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Transforming IT: Creating a Service-Centric Model

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Helping companies reach the elusive goal of running IT like a business.

Keith Jahn, a member of HP’s office of strategy and technology, and Rebecca Lawson, who manages HP’s portfolio of service management offerings, recently published a book  that looks at the five steps companies can take to adopt a service-centric IT model. The following is a brief overview of the chapter in the book, entitled “The Elusive Goal: Running IT Like a Business.”

For at least a decade, IT leaders and technology suppliers have focused on reshaping IT organizations to be more nimble and more capable of delivering valuable business outcomes in a predictable, cost-effective manner.

So after all the time, effort and money spent on improving the way IT operates, why does this goal of “running IT like a business” still seem to be a utopian dream?

One reason is the central role IT now plays in the modern enterprise – a universal and indispensable mechanism for enabling every facet of the business. Yet among a growing stack of unfunded initiatives are the organizational improvements IT itself needs to keep up with the pace of business change. Furthermore, CIOs must constantly deal with the perception that IT is nothing more than a cost center to the business, instead of a value-based enabler helping the organization achieve its financial and performance objectives.

Unfortunately, IT spends so much time and money trying to meet existing business demands that it does not have the resources to focus on improving its internal operations or aligning itself with the business it serves. IT must reinvent itself as a sustainable, service-oriented line of business focused on delivering business value.

The service-centric model

Service-centric IT represents a state of maturity for the IT function, enabling it to operate as a service-focused entity that is deliberately structured, organized and calibrated to directly power the corporation's strategic growth and profitability objectives.

A service-centric IT organization is fully aligned with the business it serves because its structure and operating model are defined in the context of that business. Technology-enabled services, which are designed, packaged and offered to the lines of business to meet the specific needs of users, have an associated value and cost that both sides can easily understand. Users of each service are willing to pay that cost to receive that value, and everyone from the cubicle to the executive suite can see it and measure it.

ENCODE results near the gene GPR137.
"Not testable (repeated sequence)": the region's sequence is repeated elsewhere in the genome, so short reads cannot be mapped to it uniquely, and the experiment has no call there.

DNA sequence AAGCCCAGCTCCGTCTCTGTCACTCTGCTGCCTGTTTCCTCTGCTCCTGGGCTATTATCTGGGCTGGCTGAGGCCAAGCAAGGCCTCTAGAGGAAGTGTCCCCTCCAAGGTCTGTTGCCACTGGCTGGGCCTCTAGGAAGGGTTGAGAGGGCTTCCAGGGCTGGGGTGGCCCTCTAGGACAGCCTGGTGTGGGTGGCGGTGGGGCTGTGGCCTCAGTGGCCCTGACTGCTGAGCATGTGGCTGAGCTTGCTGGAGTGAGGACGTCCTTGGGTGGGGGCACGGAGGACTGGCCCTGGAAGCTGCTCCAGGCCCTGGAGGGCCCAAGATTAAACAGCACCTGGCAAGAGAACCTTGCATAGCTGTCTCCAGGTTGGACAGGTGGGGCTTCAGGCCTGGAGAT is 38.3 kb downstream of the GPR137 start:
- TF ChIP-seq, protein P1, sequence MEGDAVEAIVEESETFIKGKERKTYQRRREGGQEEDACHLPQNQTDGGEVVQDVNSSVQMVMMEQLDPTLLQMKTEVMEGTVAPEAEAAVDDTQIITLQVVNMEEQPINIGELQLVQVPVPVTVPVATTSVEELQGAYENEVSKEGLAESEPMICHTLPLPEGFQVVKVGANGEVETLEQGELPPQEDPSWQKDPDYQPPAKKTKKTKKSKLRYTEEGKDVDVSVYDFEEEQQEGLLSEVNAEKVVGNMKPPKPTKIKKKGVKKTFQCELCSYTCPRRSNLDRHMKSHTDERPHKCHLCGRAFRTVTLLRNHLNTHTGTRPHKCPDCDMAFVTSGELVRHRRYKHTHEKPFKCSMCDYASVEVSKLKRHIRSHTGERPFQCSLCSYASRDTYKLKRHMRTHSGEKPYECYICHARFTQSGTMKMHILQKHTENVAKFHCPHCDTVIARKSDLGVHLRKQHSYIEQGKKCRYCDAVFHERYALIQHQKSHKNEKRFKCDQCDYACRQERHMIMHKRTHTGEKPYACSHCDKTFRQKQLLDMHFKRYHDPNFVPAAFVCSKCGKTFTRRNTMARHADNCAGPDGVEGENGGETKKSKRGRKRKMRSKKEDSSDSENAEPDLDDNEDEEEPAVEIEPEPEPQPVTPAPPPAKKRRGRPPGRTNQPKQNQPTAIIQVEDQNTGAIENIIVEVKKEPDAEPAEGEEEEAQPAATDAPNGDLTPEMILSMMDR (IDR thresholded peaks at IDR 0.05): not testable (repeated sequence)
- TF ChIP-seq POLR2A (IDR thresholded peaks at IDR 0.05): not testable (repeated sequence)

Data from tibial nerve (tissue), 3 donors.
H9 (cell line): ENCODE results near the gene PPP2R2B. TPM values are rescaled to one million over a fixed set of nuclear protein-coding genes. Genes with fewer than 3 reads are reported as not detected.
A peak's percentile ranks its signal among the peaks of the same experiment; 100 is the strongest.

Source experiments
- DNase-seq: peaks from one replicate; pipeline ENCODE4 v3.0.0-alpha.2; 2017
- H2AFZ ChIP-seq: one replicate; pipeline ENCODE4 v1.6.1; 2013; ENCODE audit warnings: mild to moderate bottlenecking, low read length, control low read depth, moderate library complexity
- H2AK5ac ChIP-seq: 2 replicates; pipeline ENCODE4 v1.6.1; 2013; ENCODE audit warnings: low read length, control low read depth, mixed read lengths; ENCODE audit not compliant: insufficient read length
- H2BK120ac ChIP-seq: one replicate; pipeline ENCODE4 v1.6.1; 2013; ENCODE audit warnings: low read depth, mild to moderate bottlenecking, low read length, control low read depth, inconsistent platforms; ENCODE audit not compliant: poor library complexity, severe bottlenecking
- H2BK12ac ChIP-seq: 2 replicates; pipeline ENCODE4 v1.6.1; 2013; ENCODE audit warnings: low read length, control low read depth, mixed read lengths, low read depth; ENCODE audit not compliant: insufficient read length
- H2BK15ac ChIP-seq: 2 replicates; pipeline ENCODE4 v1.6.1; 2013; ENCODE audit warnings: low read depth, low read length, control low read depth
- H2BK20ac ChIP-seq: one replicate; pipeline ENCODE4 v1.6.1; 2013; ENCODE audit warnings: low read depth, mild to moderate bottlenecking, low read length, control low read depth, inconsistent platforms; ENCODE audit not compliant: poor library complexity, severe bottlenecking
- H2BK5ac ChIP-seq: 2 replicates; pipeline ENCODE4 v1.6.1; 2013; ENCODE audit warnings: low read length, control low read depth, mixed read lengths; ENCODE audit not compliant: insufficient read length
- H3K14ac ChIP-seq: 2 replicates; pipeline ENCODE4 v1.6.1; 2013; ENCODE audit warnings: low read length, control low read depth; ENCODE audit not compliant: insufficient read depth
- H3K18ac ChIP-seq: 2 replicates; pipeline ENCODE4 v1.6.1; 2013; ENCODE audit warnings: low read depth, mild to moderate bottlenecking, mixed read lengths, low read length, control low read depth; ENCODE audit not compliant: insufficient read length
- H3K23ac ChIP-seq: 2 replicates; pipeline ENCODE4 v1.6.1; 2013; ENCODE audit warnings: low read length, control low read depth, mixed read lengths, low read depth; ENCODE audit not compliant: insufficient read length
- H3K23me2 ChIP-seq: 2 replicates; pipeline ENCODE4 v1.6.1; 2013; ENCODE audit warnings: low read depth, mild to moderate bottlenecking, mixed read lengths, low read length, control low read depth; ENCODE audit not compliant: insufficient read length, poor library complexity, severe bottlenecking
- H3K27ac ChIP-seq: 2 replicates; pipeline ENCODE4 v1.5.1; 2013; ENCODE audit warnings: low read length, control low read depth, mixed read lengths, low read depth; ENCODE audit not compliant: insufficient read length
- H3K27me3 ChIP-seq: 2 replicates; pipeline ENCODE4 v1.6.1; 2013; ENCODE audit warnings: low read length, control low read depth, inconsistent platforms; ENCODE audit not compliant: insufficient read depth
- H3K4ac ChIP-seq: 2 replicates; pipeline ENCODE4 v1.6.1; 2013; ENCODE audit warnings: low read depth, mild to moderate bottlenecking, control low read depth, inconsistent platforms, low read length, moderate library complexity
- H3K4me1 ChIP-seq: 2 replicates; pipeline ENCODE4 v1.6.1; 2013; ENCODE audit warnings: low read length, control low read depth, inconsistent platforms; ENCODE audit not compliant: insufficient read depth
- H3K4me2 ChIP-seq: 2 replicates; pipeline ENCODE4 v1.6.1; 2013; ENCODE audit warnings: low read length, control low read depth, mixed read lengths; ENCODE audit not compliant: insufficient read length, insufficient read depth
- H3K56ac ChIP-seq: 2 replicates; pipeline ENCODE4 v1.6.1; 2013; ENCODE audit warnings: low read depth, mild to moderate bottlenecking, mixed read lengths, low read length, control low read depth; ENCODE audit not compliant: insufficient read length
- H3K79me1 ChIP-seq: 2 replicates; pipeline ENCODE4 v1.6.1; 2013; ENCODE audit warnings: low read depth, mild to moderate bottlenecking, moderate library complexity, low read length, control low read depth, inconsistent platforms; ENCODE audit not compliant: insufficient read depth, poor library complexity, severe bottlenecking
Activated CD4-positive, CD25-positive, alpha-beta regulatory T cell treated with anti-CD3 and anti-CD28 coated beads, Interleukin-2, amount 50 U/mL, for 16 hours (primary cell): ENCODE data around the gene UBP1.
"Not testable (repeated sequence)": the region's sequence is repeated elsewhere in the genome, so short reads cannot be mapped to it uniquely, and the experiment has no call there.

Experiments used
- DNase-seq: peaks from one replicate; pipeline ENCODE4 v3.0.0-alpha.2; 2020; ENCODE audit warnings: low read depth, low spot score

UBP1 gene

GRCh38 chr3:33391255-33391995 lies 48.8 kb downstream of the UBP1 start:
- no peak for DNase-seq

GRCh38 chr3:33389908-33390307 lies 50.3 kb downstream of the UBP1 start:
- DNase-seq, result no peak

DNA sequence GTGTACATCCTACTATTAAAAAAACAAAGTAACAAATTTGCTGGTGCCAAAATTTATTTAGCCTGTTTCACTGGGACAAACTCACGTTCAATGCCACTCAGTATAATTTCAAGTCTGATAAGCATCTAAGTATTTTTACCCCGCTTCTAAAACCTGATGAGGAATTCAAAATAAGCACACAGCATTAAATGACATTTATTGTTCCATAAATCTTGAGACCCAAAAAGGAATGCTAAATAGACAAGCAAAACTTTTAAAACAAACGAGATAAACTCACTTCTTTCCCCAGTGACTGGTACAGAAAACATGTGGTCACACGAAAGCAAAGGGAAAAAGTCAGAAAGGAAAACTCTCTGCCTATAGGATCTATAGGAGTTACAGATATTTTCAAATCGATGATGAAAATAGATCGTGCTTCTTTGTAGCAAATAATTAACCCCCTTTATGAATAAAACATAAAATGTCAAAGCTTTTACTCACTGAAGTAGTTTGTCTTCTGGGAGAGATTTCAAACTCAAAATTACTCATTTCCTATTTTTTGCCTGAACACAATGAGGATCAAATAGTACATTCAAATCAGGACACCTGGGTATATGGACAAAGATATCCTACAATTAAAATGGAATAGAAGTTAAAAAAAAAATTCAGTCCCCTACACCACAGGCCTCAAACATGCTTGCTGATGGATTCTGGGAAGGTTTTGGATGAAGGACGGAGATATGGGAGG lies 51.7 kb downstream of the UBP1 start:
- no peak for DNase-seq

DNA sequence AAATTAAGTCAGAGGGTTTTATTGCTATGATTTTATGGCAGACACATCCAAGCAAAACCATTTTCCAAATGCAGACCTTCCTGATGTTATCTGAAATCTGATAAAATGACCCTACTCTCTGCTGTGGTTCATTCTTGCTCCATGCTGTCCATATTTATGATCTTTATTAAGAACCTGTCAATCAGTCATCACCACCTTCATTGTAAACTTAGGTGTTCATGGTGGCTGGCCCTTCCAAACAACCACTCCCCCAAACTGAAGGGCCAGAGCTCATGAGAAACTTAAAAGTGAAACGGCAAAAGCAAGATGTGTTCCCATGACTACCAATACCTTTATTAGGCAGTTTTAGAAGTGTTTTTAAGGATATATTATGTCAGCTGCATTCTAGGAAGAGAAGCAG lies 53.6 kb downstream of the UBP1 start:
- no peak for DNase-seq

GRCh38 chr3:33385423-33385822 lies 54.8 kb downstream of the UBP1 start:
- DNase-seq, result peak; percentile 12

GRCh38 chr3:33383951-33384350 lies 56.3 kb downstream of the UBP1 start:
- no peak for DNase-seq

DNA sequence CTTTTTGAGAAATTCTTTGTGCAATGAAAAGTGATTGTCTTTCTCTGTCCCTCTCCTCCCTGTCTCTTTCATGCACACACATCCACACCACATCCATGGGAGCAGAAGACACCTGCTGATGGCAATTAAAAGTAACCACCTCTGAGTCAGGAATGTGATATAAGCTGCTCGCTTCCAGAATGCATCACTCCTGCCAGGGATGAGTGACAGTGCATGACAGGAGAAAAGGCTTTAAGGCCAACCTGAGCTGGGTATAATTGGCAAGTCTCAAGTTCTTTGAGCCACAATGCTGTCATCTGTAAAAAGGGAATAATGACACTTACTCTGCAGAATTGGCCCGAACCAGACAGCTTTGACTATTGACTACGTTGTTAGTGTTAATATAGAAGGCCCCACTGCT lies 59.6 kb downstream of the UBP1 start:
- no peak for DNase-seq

Creating a new mindset

The service-centric approach begins with changing the way IT thinks about itself. Service-centric IT is a service-oriented line of business where services themselves are IT’s deliverables. With this mindset in place, IT can implement a structure and an operating model that focuses on managing supply and demand for its line of services – in other words, concentrating on service management instead of server management.

Transforming IT to a service-centric line of business addresses the cause of ineffective IT and delivers lasting benefits that include:

  • Agility – Making IT more flexible so that it can reduce time-to-market for business initiatives and facilitate change
  • Financial transparency – Improving the cost structure of IT to better extract business value from each project and/or service consumed
  • Control – Managing IT more effectively to reduce risks associated with each new project or service
  • Alignment – Linking the structure and operating model of IT with those of the business as a whole to improve operational efficiency and relationships between IT and lines of business

The journey of service-centric transformation

The specter of failure always looms over initiatives this big and complex. The good news is service-centric transformation can be done in a simple, incremental way that delivers significant and continuous short-term value. This, combined with IT’s ability to show substantial ongoing progress toward the desired end state, will serve to quiet criticism and provide growing momentum.

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